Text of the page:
You Know You Live in Alaska When…

Hello Farmgirls,

Has spring sprung where you are? How are you doing? “March Madness” (not the “sports games” kind as Ava calls it) is almost behind us as the ever quickening addition of light to our days starts to wind down.  The Equinox to Solstice slide has begun.

Alaskan kids are lucky! Most people never get to see a glacier in real life.  These kids get to see them when they are babies, and practically out our back door.

Alaskan kids are lucky! Most people never get to see a glacier in real life. These kids get to see them when they are babies, and practically out our back door. (Maybe I’m thinking about writing, here)

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Hiatus

Farmgirls.

Hello! It’s been awhile.

Hey! It's me.  I'm back.

Hey! It’s me. I’m back.

I missed you, and I apologize for the long silence on my end.  This year has been many, many things, with one of the main things being: TOUGH! It has also been beautiful and fun and sad and boring and confirming and confusing and… all of the things.  I have a feeling many of you have had similar feelings and experiences.  After writing in April, I missed my next post and then just could not get myself to write. I thought of the readers and other Farmgirls and knew I should at least pop in to say, “Hey! I’m alive and okay!” but there was this huge mental block holding me back. I have to admit that my mental health was hanging in there, but the break from writing deadlines was necessary to keep it that way. Time kept moving on as it does, and it got to that weird place where my absence had been too long to address.  Thankfully, one of MaryJane’s dutiful employees reached out and asked if I’d be up for writing again (Thanks, B!).  Writing is one of my best outlets, and I appreciate being gently nudged back into practice.

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SIP

Hello Farmgirls,

Ummm. I’m nearly at a loss of what to write. It all seems pretty trivial at the moment, but maybe a little triviality is part of what we need during these unprecedented times?

First off, how are you all? I truly believe the nation and world is in a collective stage of grief.  Many of us have had our fair or unfair shares of grief in life, so it is a familiar feeling–only different in that everyone is experiencing it.  There is so much uncertainty in where this is going and what the world will look like when it’s “over.” I’ve spoken about it with others experienced and studied in grief, we are grieving the loss of an imagined future.  This is normal and okay.  Sometimes it’s good to have a way to label our experiences and emotions. Please be kind to yourselves and loved ones while we navigate these murky waters.  Cracking under the pressure is expected, crying at the most menial of occurrences is a healthy way that your body and psyche forces you to check in, ignoring it all is a natural coping mechanism. Acceptance that this is happening is the goal. It is where we can find our own integrity.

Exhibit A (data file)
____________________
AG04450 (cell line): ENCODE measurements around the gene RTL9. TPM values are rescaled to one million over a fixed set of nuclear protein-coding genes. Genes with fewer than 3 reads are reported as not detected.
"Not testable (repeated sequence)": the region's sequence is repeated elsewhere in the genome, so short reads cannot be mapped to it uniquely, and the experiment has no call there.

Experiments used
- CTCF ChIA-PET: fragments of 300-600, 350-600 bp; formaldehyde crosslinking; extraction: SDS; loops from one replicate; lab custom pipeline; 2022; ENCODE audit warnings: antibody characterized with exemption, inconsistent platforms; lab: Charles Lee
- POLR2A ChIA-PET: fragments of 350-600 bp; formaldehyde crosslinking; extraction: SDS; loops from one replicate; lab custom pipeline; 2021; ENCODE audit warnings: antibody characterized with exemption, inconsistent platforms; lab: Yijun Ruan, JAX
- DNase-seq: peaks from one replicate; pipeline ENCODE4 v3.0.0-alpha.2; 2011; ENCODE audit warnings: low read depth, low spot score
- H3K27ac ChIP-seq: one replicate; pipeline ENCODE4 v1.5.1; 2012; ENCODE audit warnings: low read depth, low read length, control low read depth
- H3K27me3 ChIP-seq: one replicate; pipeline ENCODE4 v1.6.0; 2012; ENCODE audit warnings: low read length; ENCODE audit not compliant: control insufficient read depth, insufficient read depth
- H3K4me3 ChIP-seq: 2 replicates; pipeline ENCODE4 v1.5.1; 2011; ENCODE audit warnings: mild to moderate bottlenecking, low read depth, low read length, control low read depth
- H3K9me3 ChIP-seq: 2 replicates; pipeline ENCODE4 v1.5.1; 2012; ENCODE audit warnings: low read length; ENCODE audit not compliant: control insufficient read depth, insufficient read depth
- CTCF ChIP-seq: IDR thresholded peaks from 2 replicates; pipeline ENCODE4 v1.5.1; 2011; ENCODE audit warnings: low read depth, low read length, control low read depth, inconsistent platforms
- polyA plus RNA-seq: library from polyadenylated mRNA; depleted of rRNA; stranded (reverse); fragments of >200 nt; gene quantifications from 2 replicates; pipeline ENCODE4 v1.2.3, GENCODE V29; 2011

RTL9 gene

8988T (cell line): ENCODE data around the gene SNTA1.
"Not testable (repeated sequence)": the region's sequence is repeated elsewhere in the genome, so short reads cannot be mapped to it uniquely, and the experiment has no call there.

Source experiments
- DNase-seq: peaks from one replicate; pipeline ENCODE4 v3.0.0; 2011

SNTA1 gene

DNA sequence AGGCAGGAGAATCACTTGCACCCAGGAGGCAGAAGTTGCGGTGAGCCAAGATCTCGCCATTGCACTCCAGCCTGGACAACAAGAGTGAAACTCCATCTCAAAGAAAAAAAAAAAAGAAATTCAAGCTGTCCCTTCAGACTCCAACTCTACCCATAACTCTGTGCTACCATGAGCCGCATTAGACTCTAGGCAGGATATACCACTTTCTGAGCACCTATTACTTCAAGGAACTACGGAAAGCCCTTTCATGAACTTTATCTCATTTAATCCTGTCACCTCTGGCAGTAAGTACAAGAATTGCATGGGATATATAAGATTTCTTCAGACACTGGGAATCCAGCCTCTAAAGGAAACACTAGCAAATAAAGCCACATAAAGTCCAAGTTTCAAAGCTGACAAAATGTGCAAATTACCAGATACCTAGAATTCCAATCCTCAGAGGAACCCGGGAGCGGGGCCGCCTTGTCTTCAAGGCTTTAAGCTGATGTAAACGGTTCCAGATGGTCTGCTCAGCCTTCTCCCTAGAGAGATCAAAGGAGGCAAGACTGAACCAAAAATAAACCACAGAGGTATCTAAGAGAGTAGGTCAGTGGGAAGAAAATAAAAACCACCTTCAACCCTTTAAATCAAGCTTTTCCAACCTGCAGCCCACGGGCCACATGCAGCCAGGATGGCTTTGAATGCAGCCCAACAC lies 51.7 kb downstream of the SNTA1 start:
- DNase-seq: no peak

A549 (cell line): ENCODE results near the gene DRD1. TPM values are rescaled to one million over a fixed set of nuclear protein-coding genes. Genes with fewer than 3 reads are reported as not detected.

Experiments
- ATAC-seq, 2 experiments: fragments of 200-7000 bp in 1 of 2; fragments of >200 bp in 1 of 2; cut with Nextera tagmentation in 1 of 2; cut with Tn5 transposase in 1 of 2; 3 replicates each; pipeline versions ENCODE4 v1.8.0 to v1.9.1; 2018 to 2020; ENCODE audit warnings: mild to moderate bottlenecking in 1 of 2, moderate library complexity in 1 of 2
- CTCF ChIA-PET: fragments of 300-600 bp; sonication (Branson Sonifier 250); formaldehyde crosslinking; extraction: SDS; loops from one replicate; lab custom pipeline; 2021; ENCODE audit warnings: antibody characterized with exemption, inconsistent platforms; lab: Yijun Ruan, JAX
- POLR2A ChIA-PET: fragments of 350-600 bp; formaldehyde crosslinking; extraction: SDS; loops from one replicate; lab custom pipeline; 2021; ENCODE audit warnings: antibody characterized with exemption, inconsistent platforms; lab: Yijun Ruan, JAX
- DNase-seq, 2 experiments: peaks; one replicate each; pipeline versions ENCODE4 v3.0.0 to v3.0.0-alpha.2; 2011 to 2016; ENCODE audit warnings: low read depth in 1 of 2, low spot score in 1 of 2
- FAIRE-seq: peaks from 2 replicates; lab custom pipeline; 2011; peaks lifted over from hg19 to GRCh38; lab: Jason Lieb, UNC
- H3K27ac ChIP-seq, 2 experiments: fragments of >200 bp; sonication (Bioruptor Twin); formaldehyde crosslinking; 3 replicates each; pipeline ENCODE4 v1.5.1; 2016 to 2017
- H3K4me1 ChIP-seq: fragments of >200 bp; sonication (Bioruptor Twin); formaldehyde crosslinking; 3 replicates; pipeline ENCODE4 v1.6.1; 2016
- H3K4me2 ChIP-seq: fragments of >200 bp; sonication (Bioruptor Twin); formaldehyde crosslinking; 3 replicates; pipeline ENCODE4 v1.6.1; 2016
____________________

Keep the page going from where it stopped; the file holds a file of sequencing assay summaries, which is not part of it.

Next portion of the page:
Moki has been increasingly lazy, or perhaps depressed? Either way, she is cute--finding different pillows to lounge on.

Moki has been increasingly lazy, or perhaps depressed? Either way, she is cute–finding different pillows to lounge on.

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Snow Daze

Okay, I know, I know–I’m a little obsessed.  It is time for my yearly ode to snow.  I just love it so much that I can’t help myself.  In reality, it is so much on my mind over the last few weeks that I can’t think of much else to write about!  It all starts with or comes back to snow.  Living the rural life with a fair amount of land, not too many indoor options for kids, and a lot of driveway means that a lot of snow results in a lot of work and play!

Fern enjoys the good stuff.

Fern enjoys the good stuff.

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Balance

Happy New Year and New Decade Farmgirl Friends!

Our snow family greeting the new year and new decade!

Our snow family greeting the new year and new decade!

It’s been a big time for change and newness around here as we get settled into our new (to us) house, new routines and new part of town.  I’ve been asked approximately 4.3 million times how we are liking our new house, if we are all moved in, etc. etc.  My usual reply is–yes! It’s great and yes all of our stuff is in the house.  Note: I did not say we are all moved in :).  It’s proving to be difficult to “move in” with all of this newness happening with young kids around.  I’m generally okay with this and try to find the humor in it…but there are times of darkness and turmoil! (like when I decided to collect and organize ALL OF OUR SHOES).